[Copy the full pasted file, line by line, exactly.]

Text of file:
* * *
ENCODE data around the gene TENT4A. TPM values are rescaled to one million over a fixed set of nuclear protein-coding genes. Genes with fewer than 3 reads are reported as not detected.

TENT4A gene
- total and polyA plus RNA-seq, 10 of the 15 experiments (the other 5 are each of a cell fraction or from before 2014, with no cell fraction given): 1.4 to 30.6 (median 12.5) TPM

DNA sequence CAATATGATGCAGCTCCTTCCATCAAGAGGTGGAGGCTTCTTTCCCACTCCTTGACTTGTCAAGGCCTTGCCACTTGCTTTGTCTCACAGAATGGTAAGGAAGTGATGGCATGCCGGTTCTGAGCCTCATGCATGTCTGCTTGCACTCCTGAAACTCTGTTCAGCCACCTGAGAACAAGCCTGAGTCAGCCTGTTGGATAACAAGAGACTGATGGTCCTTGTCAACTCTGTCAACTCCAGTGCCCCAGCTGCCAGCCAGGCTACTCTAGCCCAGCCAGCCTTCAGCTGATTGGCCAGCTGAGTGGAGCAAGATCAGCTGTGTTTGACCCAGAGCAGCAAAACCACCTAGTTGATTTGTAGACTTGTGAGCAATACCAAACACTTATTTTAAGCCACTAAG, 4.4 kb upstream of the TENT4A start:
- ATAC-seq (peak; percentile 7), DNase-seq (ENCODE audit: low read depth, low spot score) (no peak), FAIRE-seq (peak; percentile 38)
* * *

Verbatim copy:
ENCODE data around the gene TENT4A. TPM values are rescaled to one million over a fixed set of nuclear protein-coding genes. Genes with fewer than 3 reads are reported as not detected.

TENT4A gene
- total and polyA plus RNA-seq, 10 of the 15 experiments (the other 5 are each of a cell fraction or from before 2014, with no cell fraction given): 1.4 to 30.6 (median 12.5) TPM

DNA sequence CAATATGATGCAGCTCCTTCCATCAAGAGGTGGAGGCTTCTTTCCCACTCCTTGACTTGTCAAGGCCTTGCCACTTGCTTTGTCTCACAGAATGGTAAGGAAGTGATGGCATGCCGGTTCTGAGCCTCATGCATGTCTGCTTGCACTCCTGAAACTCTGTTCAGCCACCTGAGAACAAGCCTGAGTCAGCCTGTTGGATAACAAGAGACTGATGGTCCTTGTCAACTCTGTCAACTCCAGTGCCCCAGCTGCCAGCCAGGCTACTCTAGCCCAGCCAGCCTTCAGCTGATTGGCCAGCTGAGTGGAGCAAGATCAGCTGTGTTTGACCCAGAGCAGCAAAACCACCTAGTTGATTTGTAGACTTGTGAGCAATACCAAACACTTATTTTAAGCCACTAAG, 4.4 kb upstream of the TENT4A start:
- ATAC-seq (peak; percentile 7), DNase-seq (ENCODE audit: low read depth, low spot score) (no peak), FAIRE-seq (peak; percentile 38)